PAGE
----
Also, assuming Universalism, it does sort of beg the question of why bother with the Christianity anyway, as touched on in the first comment thread, but I largely resolve that with the assumption that if it is accurate, there is virtue in recognizing Truth as what it is. After all, if you know the sky is blue, why keep telling people it’s purple? So that’s rather easy for me.

      Tying it back to my question: I can’t see God punishing people who legitimately believe something else and act out of a good and loving place. Back to the sky analogy, knowing the sky is blue, I wouldn’t curse or forsake someone who claims it is purple, but I would try to show them it is blue. If they don’t believe me, or find my evidence unconvincing, I can’t find anything loving in the act of rejecting them because they are sticking to what they find true and good. And if measly little Elise can’t, I have a hard time reconciling a God of love who could (especially applying the principle of Imago Dei to apply to our gut moral sense, which I love that you did, AJG). But, back to an earlier paragraph, if that punishment is then unneccessary because we are all saved (as Universalism does posit), why did Jesus have to die so terribly?

      Right there, that tight rope walk centering on the potentially unknowable “why”, is where I’m getting a little caught up.

  • Phil Miller

    The issue that I have is that it was required in the first place. How could a loving God heap death and/or eternal damnation on his children for their sins and call it justice? Why did Jesus have to step up in the first place?

    The phrase “eternal damnation” is a very loaded one in the first place, but I think the notion that the consequences of sin is something that God heaps on people is something that’s read back into Scripture more than a concept that is explicitly given in Scripture. Sure, there is a notion in the OT that God will punish for sins, and that’s tied to wrath in some ways, but I think a bigger view is that the consequences for sin is something that is hardwired into the cosmos. So the problem that the Jewish people found themselves in was that they were supposedly God’s chosen people who were to be a blessing to the world, but they themselves had sinned, and because of that sin were part of the problem.

    So to the problem of justice. Ignoring sin and letting the perpetrators of sinful acts get simply get away with them isn’t loving. If people who are perpetuating slavery, murder, extortion, etc., are simply allowed to go on facing no consequences for those actions, it actually means God is unloving and unjust. That’s why the prophets are so often crying out for justice. But on the other hand, they know that in crying out for justice, they are asking for the Jewish people to be judged as well because no one is truly innocent. So sin had to be dealt with, and how it was dealt with was by Jesus taking it on in all of if it’s God-forsakeness on the cross.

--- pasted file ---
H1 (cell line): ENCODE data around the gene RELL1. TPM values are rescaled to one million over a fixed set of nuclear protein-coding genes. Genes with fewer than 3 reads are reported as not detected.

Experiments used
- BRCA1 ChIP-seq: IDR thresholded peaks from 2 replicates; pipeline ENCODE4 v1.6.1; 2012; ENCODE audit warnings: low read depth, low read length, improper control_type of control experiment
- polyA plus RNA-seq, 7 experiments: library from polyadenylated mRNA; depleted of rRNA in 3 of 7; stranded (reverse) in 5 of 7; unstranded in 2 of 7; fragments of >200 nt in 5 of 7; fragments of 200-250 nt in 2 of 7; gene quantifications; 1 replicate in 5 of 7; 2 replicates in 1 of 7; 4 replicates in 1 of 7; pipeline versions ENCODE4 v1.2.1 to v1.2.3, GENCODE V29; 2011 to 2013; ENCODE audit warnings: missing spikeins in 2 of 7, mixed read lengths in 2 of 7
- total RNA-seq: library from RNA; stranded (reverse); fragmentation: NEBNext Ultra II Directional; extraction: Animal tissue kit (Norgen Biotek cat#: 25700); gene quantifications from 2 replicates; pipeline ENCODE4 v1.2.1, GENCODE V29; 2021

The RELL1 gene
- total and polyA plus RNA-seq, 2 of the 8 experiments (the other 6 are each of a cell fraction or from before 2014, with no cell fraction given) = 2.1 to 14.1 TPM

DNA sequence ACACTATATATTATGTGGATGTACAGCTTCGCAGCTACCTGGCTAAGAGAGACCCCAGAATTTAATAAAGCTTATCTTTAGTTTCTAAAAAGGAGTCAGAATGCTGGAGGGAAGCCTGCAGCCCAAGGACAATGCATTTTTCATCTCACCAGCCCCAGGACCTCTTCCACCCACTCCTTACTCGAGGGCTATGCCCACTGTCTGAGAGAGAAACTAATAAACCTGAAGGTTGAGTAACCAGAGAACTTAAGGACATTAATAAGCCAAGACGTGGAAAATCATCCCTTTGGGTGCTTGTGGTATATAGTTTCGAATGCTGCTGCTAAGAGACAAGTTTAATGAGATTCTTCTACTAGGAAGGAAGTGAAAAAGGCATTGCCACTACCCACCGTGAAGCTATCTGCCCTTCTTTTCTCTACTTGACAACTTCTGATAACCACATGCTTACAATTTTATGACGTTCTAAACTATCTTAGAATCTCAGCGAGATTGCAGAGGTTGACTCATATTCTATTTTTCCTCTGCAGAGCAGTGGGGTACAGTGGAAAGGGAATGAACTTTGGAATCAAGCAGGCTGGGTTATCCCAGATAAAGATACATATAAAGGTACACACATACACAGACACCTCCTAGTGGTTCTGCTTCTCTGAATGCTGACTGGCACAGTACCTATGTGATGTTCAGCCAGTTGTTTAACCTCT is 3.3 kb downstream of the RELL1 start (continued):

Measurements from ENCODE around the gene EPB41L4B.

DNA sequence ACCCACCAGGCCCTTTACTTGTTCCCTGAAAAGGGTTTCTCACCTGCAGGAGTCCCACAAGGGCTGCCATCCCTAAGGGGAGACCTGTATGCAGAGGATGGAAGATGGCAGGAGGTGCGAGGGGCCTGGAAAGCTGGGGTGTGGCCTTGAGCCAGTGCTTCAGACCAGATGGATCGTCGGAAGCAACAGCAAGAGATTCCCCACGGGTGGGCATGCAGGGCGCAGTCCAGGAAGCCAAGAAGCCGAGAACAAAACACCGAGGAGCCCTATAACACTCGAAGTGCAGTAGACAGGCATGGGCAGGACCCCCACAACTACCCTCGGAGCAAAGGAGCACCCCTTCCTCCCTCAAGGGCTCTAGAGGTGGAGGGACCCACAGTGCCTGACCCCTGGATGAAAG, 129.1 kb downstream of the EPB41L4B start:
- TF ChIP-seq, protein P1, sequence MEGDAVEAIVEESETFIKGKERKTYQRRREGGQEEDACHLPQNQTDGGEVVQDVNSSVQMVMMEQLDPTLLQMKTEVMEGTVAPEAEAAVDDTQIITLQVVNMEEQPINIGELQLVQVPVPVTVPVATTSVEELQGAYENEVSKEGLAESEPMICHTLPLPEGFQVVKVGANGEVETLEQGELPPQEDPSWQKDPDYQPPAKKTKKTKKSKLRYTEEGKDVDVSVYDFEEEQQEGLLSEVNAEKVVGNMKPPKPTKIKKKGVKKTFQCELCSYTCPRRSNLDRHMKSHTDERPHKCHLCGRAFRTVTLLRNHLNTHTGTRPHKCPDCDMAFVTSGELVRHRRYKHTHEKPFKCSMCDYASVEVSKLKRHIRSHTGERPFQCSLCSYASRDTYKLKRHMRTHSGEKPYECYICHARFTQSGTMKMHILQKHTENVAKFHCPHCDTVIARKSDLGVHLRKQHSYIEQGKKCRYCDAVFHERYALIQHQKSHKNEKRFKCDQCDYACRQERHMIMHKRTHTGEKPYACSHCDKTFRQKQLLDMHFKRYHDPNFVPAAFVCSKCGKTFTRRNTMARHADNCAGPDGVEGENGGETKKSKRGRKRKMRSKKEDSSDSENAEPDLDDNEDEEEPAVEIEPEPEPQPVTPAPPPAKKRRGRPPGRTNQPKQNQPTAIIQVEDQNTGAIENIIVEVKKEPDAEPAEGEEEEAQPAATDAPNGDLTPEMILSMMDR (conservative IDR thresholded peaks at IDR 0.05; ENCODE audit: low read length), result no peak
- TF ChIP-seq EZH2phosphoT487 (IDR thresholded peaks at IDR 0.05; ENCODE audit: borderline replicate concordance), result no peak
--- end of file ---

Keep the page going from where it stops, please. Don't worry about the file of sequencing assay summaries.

I like how N.T. Wright puts it:

    The Bible doesn’t speak of a God of generalized benevolence. It speaks of the God who made the world and loves it so passionately that he must and does hate everything that distorts and defaces the world and particularly his human creatures. And the Bible doesn’t tell an abstract story about people running up a big debit balance in God’s bank and God suddenly, out of the blue, charging the whole lot to Jesus. The Bible tells a story about the creator God calling a people through whom he would put the world right, living with that covenant people even when they themselves went wrong, allowing them to become the place where the power of evil would do its worst, and preparing them all through for the moment when, like the composer finally stepping on stage to play the solo part, he would come and take upon himself, in the person of his Son, the pain and shame, yes, the horror and darkness, yes, but also, in Matthew, Mark, Luke and John, in Paul and Acts and Hebrews and 1 Peter and Revelation, in Ignatius and Irenaeus and Augustine and Aquinas, in Luther and Calvin and Cranmer and Hooker, in Herbert and Donne and Wesley and Watts – he would take upon himself the condemnation which, precisely because he loves us to the uttermost, he must pronounce over that deadly disease we call sin.

    • Elise

      Phil, I’d love a little elaboration. If God is the creator of the universe, and thus made the cosmos and that which was hardwired into them, how is it just to hardwire the sin penalty in to the cosmos (as you indicated), especially if God (being all-knowing) is aware that we will have free will and are imperfect so very likely will muck that up?

      I’m not saying we should have no consequences (if I murder someone and end up in jail for it, that’s a consequence, but not an eternal one; as I stated in my question, a sort of purging for those unrepentant doesn’t bother me, nor does temporal reward/punishment for our virtues/sins), but I am saying the punishment should fit the crime. This understanding of justice seems quite hardwired in me (and in virtually everyone I’ve encountered), so I find it hard to think that God would let that understanding of justice exist in us if it didn’t serve some purpose.